Last month, Musalaha put on a conference where its main speaker accused Aramean Christians of being “collaborators.” Michel Sabbah argued that Aramean Christians were wrong to identify as such, and told Arameans to “be loyal to yourself“. Sabbah was clearly using his platform from Musalaha, to try to put pressure on Arameans, who are tiny compared to Israel’s Arab population.
This was plainly ridiculous: the Aramean community is far smaller than the Arab community in Israel.
This week, Yediot columnist Ben Dror Yemini highlighted the politically-driven attacks against the Arameans from the United Arab list leaders, noting that Ayman Odeh’s party have branded Arabs doing national service as “lepers”, and have incited against a community leader of the Arameans, Father Gabriel Naddaf. Father Naddaf has faced numerous death threats.
Yet rather than stand up to the propaganda campaign against Arameans, Musalaha has fanned flames.Now an article appears on the Palestinian website Come And See, by Musalaha’s campaign manager Shadia Qubti, claiming there is pressure on Arabs to become Arameans, rather than the other way round. She writes:
As Christians, there are voices that try to change our identity to Arameans as a way to separate us from our Arab identity, and particularly our Palestinian heritage in the hope that it would produce a better relationship with the state. They have associated themselves with Netanyahu’s party and other right-wing parties. Arameans, however, might face the same discrimination as non-Jews.
Who are these voices? The Aramean commmunity is self-confident, and is proud of its own historical roots; just as the Arab community is happy in its own identity.
The historical authenticity of Aramean identity is something that Michel Sabbah inadvertently admitted himself at the Musalaha event, when he said:
“There are voices among Christians encouraged by the authorities, who have begun to say “We are not Arabs, we are Arameans” Where does this imaginative discourse come from? Perhaps it has its roots in the past. It is true that some of us Christians, we spoke Aramaic millenia ago, like the Jews. However history has been ongoing, and has transformed situations and peoples. Today, we are what we are: Palestinians, Arabs and Christians.
So Sabbah admitted the historic Aramean identity, and his argument against contemporary Aramean identity was that “histoy has transformed us” – a dubious point at best.
Qubti’s article had its good points – especially that Israeli Arabs should go out and vote, and participate in Israel’s healthy democratic system. She is right to insist that social change can be affected at the ballot box, rather than by trying to undermine democracy.
However, it is a shame that Musalaha’s leader wouldn’t want to highlight that the party she recommends voting for, is lying and inciting against fellow Holy Land Christians she voices concern about – the Arameans.
Musalaha is an organisation that promotes reconciliation between Israeli and Palestinian believers in Christ, yet here is their leader essentially discarding the Arameans as a right-wing pressure group, rather than a community with dignity every bit as much as Palestinian Christians and Israeli Messianics have.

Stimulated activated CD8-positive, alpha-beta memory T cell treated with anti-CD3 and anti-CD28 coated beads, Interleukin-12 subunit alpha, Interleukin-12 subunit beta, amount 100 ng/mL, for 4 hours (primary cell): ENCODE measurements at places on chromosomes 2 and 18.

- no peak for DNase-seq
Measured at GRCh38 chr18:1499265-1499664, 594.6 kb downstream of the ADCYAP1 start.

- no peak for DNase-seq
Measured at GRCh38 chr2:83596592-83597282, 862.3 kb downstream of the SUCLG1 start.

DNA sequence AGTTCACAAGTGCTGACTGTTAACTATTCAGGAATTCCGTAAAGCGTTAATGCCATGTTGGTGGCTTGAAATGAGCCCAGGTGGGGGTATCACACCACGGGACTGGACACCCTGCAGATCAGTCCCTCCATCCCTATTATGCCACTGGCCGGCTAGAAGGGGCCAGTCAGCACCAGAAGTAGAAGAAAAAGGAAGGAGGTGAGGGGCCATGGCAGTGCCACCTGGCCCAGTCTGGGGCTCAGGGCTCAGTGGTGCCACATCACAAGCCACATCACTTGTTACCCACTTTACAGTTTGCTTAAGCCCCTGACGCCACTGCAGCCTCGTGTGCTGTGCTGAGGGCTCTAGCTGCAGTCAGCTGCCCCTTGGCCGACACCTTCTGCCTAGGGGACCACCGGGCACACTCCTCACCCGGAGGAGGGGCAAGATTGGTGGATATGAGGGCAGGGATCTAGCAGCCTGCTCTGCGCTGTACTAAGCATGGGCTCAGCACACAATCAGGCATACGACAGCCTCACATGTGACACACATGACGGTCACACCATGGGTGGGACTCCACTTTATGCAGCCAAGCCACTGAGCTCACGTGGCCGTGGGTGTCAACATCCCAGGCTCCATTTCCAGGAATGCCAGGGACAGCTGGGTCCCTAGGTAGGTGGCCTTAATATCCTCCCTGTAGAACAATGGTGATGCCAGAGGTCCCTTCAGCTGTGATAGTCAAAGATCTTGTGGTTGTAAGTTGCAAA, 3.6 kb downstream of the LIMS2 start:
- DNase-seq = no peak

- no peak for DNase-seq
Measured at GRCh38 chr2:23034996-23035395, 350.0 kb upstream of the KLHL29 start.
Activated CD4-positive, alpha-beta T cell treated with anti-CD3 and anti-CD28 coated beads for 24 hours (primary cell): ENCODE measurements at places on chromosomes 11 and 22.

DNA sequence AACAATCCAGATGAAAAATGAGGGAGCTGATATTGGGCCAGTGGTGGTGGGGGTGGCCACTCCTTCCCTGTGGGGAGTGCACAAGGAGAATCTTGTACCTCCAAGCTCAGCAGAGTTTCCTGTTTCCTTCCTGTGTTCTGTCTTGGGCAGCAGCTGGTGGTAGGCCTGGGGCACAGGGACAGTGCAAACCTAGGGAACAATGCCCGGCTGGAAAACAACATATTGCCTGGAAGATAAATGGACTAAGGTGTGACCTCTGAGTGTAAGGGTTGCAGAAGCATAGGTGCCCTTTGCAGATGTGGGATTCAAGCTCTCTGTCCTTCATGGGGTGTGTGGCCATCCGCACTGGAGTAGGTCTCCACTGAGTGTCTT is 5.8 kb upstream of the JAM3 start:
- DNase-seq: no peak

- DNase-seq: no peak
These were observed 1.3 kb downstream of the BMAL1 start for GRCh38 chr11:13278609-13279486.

Musalaha argues that those involved in reconciliation should show special care towards the disenfranchised, weaker communities who are not power-brokers. In which case, their leaders should be taking up the cause of the misunderstood and persecuted Arameans, rather than indulging in lies about them.
To claim special pleading for the most popular political narratives of the Israeli Arab minority, but then to dismiss the views of the even-tinier Aramean minority, appears slightly disingenuous from Musalaha’s leadership.
It is also strange to see a Musalaha leader dismiss Israeli Messianic Jews as basically associated with “Zionist right-wing parties”. Some Messianics vote Likud, Jewish Home or Yisrael Beitenu; other Israeli Messianics will vote for the centre’s Yesh Atid or the centre-left Zionist Union, and there have also been Messianics associated with left-wing Meretz.
This Musalaha-flavoured dismissal of Israeli Messianic Jews voting intentions comes days after Yad L’Achim published a dishonest piece attacking Jews For Jesus’ flyers about “voting” for Yeshua, as somehow deceptive.
Again, Musalaha ought to be taking up the cause of the misunderstood Messianic Jews, who are a minority within wider Israeli Jewish society, rather than peddling further misunderstandings.
Qubti seems to reject Zionism itself as a political ideology, yet the definition of Zionism is the belief in a Jewish homeland of Israel, which was established in 1948 and is not going anywhere, ever. If Qubti rejects Zionism then she is essentially denying the authenticity of Israel as a Jewish state.
From the outside, it seems strange that Qubti has not internalised this point, after years of discussion with Messianic Jews within Musalaha.
Perhaps the biggest irony is this:
Musalaha is all about bringing people together and viewing each other as humans, not as separate ethnicities. Yet here is their project manager encouraging Israelis to vote according to ethnic blocs.
It is one thing to voice your reasons for supporting a particular party, which we all should do. But encouraging bloc community voting is the exact opposite of real reconciliation – civil society cannot be built along these lines.
Musalaha needs to explain why their leadership is publicly misrepresenting Israeli Aramean Christians and Israeli Messianic Jews, if indeed it is genuinely interested in mutual understanding and reconciliation.